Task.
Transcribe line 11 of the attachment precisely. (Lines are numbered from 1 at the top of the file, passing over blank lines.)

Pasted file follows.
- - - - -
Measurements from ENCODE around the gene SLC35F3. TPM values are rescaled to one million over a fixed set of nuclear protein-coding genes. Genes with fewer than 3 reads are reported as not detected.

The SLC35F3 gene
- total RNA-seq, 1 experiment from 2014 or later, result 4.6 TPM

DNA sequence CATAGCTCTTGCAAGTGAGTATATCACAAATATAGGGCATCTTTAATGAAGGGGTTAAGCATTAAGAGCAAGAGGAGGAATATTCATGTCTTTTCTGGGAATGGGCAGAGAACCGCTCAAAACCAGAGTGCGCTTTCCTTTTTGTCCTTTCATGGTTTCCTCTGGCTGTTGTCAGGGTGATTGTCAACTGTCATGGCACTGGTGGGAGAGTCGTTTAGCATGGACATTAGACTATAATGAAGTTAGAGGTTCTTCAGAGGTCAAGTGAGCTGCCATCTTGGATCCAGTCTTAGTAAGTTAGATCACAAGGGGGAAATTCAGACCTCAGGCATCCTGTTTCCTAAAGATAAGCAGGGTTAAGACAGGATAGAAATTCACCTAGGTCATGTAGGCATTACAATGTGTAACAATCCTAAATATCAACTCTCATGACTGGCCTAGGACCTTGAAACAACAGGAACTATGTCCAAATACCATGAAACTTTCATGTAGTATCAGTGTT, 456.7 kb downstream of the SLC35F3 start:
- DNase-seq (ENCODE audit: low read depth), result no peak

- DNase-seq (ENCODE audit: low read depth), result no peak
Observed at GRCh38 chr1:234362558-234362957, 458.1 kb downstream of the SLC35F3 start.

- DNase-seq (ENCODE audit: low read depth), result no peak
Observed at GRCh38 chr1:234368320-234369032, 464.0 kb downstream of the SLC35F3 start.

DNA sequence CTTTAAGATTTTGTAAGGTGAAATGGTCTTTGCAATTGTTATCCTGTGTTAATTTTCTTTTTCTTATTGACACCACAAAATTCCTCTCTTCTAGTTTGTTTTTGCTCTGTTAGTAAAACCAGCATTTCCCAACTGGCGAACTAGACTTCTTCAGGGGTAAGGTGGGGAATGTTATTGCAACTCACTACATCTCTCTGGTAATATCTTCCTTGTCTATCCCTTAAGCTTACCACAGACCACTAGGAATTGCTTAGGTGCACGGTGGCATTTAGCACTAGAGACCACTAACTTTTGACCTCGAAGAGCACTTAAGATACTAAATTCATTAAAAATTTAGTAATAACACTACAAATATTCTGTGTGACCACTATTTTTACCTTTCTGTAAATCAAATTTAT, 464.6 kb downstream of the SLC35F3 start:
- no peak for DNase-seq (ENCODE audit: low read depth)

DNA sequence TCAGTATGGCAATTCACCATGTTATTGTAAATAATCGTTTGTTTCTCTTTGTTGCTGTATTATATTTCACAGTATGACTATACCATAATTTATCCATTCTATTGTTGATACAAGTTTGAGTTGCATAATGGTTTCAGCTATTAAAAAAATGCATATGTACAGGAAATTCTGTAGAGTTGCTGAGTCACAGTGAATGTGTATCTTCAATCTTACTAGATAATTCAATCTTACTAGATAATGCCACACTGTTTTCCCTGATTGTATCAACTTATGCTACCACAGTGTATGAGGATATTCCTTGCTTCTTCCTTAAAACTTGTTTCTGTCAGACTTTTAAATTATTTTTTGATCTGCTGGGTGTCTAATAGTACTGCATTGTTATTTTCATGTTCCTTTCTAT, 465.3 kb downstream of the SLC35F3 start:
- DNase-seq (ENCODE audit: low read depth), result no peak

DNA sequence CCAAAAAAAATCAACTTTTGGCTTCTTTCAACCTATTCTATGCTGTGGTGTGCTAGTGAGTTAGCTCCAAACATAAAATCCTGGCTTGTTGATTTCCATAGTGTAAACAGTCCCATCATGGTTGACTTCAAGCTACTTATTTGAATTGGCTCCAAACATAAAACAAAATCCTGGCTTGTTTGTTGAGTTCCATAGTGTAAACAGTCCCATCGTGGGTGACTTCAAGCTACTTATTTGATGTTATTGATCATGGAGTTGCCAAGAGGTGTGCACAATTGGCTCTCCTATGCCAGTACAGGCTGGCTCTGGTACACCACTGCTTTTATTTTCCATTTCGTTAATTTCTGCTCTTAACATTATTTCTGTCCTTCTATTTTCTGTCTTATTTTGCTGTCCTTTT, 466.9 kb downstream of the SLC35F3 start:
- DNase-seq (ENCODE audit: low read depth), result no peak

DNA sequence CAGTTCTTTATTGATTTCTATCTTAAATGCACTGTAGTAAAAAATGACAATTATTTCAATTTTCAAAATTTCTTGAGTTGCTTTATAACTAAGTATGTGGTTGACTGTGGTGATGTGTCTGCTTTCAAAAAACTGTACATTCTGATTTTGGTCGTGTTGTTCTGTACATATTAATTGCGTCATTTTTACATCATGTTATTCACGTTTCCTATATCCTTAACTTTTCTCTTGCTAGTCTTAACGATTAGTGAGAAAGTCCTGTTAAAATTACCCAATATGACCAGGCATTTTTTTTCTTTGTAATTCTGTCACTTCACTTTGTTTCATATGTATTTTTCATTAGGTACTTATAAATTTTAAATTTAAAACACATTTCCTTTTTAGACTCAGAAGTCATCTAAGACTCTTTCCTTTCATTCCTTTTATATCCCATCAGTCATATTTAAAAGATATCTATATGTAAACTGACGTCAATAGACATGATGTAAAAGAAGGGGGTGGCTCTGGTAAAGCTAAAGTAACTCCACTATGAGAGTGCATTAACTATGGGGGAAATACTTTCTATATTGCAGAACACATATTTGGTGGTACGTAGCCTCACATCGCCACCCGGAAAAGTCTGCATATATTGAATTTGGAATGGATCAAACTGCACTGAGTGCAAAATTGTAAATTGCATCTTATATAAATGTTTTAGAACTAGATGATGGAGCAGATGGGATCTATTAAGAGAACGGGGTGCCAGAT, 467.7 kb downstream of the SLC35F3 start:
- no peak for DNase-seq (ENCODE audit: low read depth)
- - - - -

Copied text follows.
- no peak for DNase-seq (ENCODE audit: low read depth)